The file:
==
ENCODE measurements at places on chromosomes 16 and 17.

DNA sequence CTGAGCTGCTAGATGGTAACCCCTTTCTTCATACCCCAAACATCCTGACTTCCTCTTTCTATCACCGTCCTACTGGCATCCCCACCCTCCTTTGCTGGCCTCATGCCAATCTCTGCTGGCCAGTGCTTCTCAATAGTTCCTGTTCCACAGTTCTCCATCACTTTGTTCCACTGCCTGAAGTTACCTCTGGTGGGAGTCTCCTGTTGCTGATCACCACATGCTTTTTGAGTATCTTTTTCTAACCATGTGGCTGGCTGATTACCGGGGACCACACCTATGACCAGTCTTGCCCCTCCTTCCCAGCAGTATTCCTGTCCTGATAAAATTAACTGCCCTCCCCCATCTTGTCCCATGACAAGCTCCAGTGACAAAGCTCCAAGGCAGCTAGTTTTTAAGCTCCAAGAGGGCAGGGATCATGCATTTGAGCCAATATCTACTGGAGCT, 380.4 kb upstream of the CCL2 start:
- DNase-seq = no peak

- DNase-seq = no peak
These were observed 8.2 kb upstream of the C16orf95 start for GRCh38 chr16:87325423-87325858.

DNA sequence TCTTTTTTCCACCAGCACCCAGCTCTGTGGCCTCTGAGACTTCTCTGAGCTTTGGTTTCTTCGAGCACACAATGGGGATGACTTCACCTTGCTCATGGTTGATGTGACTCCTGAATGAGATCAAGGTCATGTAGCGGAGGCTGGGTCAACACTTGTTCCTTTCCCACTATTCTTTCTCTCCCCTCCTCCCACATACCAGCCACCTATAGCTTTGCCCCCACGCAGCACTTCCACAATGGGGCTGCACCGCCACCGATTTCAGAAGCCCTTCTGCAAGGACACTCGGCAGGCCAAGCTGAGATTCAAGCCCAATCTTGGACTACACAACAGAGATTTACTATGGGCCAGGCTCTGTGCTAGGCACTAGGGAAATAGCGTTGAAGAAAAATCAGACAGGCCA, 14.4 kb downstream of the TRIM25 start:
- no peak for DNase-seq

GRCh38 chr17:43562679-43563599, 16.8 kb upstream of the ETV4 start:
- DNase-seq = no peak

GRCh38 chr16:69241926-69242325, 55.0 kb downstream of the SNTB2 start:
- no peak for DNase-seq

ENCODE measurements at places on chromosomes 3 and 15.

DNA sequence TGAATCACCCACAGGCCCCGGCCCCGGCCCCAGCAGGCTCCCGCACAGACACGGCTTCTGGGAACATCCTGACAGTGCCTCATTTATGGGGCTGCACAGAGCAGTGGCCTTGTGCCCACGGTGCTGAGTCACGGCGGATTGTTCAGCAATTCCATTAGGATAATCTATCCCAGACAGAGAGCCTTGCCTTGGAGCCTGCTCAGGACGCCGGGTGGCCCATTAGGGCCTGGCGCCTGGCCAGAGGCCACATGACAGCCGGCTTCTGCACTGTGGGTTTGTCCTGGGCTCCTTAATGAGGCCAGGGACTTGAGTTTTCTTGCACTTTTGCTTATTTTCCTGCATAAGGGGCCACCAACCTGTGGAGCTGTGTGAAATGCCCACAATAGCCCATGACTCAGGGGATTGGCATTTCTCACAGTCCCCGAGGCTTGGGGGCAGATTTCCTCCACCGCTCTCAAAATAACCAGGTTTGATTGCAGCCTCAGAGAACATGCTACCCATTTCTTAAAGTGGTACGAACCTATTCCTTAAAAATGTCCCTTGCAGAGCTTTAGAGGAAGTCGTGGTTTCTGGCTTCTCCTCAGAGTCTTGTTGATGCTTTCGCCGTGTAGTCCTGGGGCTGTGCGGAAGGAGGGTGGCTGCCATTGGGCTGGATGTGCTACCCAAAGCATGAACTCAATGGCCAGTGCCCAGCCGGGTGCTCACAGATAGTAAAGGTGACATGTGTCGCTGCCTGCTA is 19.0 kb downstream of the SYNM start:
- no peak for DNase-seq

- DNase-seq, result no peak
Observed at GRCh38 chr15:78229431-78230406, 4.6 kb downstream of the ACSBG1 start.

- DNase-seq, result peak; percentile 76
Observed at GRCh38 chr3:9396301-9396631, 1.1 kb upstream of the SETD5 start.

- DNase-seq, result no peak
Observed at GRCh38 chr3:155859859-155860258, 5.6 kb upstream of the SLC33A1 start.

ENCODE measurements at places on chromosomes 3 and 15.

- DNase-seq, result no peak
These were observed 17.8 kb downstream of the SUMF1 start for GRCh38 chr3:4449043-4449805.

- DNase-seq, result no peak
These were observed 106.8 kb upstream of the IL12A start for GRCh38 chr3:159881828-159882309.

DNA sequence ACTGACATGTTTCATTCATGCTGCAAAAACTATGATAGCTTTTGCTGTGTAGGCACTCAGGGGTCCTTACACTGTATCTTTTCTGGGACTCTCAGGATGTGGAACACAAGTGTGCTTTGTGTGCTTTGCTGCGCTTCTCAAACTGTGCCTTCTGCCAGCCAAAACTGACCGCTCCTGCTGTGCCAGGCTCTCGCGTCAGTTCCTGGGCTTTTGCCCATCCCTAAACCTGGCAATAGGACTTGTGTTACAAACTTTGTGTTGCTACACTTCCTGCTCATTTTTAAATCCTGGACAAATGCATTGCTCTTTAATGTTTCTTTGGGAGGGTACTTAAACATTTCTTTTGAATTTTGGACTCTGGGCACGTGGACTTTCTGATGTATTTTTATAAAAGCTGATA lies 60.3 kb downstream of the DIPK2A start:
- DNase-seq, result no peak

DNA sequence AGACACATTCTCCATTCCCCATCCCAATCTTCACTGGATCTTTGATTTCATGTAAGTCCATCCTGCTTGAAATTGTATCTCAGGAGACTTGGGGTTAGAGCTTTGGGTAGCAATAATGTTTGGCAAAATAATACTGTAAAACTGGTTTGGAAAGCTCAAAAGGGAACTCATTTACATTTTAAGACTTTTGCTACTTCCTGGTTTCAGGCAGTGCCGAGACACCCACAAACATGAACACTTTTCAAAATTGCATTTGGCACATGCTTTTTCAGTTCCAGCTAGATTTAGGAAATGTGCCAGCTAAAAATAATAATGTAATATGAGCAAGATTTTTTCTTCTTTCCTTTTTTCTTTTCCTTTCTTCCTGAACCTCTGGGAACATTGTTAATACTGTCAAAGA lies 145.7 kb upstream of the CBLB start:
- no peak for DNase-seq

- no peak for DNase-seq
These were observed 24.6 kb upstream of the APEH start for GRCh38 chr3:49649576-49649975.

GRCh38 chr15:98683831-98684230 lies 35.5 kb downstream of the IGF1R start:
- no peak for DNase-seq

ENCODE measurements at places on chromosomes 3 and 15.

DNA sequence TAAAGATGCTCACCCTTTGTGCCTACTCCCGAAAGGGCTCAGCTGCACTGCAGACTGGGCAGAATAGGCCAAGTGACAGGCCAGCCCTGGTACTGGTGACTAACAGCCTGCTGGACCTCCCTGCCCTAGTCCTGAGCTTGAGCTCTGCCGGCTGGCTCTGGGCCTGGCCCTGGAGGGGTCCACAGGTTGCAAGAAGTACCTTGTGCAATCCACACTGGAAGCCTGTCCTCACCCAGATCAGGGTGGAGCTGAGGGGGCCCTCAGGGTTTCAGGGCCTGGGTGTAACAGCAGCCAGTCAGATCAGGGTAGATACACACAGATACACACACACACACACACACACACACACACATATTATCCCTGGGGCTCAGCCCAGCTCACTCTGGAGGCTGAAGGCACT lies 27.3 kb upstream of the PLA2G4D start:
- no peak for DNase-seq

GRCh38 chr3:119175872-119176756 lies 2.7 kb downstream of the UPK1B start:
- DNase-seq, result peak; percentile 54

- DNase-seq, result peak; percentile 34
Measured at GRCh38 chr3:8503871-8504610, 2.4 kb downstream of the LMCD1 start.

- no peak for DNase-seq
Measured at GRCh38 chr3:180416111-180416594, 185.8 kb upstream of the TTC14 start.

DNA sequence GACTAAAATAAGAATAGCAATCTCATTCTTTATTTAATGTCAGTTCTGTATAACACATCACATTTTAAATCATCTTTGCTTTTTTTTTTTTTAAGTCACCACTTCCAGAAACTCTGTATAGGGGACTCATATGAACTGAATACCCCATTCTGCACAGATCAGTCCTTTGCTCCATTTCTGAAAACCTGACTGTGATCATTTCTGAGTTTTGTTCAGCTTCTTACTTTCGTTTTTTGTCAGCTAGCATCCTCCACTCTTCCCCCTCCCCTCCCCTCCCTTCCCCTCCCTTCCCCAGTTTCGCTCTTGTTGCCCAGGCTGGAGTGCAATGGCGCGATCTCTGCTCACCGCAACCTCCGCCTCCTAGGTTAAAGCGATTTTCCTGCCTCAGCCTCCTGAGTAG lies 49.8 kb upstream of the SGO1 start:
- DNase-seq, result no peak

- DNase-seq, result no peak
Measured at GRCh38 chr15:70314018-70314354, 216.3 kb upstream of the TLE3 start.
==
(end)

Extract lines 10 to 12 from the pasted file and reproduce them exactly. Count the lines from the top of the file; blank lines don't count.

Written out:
GRCh38 chr16:69241926-69242325, 55.0 kb downstream of the SNTB2 start:
- no peak for DNase-seq

ENCODE measurements at places on chromosomes 3 and 15.